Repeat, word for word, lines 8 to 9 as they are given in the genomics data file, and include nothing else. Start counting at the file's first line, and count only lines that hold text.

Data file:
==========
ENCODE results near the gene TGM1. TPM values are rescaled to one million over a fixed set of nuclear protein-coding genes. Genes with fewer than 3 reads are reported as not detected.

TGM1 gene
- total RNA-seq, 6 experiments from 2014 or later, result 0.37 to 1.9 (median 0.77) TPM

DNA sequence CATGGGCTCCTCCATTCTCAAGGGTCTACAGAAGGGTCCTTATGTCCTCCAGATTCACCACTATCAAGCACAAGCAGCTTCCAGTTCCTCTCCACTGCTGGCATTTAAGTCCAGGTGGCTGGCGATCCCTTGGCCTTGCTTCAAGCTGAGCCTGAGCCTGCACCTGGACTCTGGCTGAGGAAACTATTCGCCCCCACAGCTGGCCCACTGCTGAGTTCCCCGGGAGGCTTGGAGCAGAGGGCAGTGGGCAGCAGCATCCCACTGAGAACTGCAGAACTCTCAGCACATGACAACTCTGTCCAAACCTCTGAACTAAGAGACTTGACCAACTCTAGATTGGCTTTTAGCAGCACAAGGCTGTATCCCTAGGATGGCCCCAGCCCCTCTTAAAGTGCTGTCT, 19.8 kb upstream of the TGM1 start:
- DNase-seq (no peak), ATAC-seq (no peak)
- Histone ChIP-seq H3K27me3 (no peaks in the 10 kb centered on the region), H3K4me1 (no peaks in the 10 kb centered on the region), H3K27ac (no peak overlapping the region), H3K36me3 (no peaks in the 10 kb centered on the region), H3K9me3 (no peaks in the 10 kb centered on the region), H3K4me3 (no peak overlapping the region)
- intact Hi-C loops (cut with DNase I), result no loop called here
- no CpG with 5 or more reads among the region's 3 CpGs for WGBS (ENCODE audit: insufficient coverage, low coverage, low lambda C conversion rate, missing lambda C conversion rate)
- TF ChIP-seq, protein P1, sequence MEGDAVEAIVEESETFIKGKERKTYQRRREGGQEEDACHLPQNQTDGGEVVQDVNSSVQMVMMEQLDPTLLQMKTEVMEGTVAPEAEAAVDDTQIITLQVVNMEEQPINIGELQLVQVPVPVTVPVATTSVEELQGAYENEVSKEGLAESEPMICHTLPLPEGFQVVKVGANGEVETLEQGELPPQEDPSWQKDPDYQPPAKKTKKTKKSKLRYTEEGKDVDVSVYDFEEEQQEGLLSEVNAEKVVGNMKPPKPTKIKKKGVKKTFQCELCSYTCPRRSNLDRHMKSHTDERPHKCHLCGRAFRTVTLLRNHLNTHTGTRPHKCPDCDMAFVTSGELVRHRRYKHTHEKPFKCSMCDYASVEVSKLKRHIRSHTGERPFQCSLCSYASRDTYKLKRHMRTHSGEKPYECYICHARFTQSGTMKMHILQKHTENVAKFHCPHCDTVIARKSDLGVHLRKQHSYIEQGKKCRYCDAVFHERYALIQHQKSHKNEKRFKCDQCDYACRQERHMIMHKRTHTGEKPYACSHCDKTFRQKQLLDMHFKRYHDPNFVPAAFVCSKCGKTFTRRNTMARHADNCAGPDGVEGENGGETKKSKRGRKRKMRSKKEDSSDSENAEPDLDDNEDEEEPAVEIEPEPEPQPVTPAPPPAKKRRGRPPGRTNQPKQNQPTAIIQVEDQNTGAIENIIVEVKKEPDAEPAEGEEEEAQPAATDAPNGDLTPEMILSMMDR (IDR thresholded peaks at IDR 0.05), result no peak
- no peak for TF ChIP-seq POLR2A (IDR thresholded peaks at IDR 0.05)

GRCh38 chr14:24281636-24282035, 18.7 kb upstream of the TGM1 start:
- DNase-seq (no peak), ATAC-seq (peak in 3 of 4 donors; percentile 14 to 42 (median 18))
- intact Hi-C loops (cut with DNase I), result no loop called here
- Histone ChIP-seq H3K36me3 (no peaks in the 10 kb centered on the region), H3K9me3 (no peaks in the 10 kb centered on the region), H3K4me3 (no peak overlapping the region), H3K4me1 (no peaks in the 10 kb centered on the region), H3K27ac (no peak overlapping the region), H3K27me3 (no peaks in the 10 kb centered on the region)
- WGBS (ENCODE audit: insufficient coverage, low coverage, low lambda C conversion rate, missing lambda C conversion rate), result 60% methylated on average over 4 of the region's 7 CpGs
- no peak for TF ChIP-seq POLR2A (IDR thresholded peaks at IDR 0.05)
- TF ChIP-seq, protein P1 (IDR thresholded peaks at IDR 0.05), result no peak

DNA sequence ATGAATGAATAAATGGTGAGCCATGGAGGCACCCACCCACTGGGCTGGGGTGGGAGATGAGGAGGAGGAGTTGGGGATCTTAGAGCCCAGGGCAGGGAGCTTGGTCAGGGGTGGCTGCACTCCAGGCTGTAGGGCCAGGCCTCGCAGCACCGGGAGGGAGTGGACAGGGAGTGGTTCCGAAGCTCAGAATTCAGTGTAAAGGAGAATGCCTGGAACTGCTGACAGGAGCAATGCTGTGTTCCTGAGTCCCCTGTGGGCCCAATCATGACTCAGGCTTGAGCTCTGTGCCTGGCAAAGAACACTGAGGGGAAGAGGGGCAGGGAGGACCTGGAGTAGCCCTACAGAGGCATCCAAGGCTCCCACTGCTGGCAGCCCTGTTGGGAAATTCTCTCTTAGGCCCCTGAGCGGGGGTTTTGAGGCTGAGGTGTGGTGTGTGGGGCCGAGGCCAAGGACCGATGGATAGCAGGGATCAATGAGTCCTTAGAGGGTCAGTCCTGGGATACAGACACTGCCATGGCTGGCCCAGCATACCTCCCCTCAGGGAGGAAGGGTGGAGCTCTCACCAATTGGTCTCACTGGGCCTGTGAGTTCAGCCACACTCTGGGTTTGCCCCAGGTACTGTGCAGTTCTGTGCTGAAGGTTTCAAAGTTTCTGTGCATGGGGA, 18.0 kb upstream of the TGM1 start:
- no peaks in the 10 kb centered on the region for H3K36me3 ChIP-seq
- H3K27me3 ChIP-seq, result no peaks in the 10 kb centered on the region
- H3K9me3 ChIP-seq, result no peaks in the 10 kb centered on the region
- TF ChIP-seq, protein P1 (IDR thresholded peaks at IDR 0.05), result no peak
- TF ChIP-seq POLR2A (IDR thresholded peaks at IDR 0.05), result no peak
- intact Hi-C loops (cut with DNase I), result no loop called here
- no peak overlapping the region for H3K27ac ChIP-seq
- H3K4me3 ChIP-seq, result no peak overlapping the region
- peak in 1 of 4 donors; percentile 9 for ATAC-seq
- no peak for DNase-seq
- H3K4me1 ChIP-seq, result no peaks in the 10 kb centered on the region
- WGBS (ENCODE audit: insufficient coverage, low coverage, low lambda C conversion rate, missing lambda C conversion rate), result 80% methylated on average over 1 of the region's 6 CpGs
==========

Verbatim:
- no CpG with 5 or more reads among the region's 3 CpGs for WGBS (ENCODE audit: insufficient coverage, low coverage, low lambda C conversion rate, missing lambda C conversion rate)
- TF ChIP-seq, protein P1, sequence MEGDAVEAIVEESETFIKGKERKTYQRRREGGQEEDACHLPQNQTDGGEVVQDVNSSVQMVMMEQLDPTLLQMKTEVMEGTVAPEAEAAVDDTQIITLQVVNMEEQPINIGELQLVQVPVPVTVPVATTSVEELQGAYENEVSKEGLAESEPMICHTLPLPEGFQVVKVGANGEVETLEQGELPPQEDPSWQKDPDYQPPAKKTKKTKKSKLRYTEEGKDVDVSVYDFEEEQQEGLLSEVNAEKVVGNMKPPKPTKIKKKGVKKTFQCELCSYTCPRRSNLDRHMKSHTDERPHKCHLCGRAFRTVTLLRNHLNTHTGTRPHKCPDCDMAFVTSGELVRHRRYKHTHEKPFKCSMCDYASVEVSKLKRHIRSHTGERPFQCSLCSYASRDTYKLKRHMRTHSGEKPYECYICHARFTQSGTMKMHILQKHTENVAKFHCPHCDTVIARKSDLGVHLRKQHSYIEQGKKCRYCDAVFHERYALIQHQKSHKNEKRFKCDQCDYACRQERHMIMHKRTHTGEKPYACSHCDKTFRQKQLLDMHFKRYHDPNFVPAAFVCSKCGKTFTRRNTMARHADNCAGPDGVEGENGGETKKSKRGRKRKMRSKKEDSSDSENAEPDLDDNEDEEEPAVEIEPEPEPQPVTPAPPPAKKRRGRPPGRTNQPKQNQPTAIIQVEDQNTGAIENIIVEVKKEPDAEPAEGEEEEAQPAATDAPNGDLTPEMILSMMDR (IDR thresholded peaks at IDR 0.05), result no peak